In the picture of Hungary painted by Transparency International Hungary’s report on the country’s institutions last week, the colours would be quite blunt, with opaque areas in grey representing shady figures and institutions bound together very closely. In less artistic terms, it seems that nowadays private interests prevail over public interests, and Hungarians have just started to wake up to that fact.
Our report emphasises alarming corruption risks arising from close relationship between the political and the business elite. At the same time, an apparent avalanche has been triggered in the Hungarian public debate. Everybody, including politicians, journalists, academics and mainstream bloggers talk about oligarchs and ‘octopuses’ playing the power game and taking serious economic advantage behind the scenes.
An MP referred to our report during a debate about the emerging corruption networks in the Hungarian Parliament. According to the Financial Times, we cast light on the “darker side of Hungary”, while the Wall Street Journal highlights how we exposed the country’s vulnerability to corruption.
But what is happening in Hungary? How did we get to the tipping point? Since the last report of this kind, issued in 2007, many significant changes have occurred in the political arena. After the 2010 elections, the centre-right government gained a two-third majority in Parliament. However, those changes did not foster the fight against corruption as integrity measures have not been improved notably.
Our report underlines that Hungary’s system of checks and balances has lost its stability; consequently, the integrity of most of the bodies examined has weakened. Even if legislation is adequate to provide independence, it is doubtful that control institutions such as the State Audit Office or the new organs of judicial administration can operate without political interference.
Furthermore, a lack of transparency in the legislative process signals that the Hungarian state has been captured by powerful interest groups. In short, that is why ‘octopuses’ find their way through the weakened integrity system quite easily.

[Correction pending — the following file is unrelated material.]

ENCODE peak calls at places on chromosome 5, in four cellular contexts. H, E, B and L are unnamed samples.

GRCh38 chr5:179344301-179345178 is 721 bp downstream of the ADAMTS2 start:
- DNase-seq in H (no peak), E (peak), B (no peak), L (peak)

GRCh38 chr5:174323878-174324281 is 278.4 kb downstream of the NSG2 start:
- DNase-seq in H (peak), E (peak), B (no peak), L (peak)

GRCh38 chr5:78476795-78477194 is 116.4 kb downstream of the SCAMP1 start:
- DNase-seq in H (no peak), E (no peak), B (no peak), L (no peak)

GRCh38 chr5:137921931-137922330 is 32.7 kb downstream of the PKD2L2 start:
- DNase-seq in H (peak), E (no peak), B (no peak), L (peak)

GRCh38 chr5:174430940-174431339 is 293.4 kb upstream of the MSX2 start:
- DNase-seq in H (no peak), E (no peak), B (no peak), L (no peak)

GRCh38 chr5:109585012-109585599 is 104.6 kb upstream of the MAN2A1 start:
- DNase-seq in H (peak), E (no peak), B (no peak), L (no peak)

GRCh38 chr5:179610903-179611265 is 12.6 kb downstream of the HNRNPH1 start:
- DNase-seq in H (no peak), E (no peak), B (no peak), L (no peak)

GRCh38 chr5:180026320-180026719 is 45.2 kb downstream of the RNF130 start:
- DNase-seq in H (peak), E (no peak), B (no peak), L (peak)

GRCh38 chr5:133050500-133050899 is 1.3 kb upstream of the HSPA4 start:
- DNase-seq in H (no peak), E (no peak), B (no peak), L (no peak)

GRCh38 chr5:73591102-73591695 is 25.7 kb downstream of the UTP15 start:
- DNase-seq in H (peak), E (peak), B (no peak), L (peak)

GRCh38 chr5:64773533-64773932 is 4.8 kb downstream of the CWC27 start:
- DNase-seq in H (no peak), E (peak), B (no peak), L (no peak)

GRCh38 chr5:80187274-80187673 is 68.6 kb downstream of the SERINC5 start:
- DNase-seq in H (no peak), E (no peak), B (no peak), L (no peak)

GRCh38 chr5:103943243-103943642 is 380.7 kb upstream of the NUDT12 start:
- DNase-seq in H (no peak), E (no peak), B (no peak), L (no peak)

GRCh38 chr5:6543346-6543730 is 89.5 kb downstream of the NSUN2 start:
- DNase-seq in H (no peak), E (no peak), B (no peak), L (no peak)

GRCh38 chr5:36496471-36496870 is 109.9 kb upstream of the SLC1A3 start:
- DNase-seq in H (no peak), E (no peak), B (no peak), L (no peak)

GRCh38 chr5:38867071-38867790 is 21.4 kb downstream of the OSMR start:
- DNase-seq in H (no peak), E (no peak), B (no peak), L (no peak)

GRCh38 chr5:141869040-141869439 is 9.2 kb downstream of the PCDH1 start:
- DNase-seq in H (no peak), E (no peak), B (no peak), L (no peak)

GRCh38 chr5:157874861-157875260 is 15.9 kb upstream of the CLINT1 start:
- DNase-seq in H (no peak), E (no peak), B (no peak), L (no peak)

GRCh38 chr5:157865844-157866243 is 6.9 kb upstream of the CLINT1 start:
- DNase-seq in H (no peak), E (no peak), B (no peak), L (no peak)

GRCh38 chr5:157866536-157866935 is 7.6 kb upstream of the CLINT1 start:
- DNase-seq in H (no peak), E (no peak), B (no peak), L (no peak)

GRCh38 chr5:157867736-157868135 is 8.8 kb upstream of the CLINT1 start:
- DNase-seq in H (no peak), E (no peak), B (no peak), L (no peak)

We have been asked several times which corruption cases and persons should be blamed? Our report is the result of academic research assessing the performance of, and corruption risks in, 13 institutions and sectors, from politics and the judiciary to the media and business. It does not investigate individual cases or analyses actual networks of powerful alliances. That is the role of others. We complete our own mission when we highlight the worrying systematic tendencies we observed throughout the research process.
Nevertheless, the naming and shaming will not work until accountability and transparency is under pressure, networks are prospering without real willingness to eliminate them regardless which political side they belong to or support. All decision-makers as well as society has to recognise that a new pattern of corruption is on the rise. When the state and legislation is captured, a narrow-minded approach to fighting corruption offers only partial solutions.
Evidently, it is high time to wake up and face the whole shady picture of corruption in Hungary. The launch of our report and the following public debate was only the first step, there are still many more to take.
The essential measures correspond to our advocacy work and initiatives. Lawmaking has to become more transparent with lobby rules to be adopted, and the recent practice of initiating important legislative changes by individual MPs and parliamentary committees should be limited.
We would like to launch real and substantial discussion on party financing regulations in order to provide transparent and sufficient rules into one of the weakest pillars of the NIS system. Interventions and bureaucratic obligations burdening the business sector should be predictable and eliminated where necessary, while guarantees for a more accountable public procurement system should be introduced.
We also advocate for a more accountable judicial system through our recommendations to strengthen the courts’ ability to exclude political interference from their operation. Our report also found that the whistleblower system still does not work. The regulatory framework exists but without an institutional background it cannot fulﬁll its mandate. In general, codes of ethics, including rules on conflicts of interests, gifts, hospitality and post-employment restrictions should be established and implemented in almost all pillars of the NIS.
A couple of weeks ago, the Hungarian government initiated an anti-corruption programme targeting only the central administration. It might be able to bring some colours to the picture painted above, but without a comprehensive approach embracing all relevant problems and initiatives the overall blunt composition and frames will remain the same.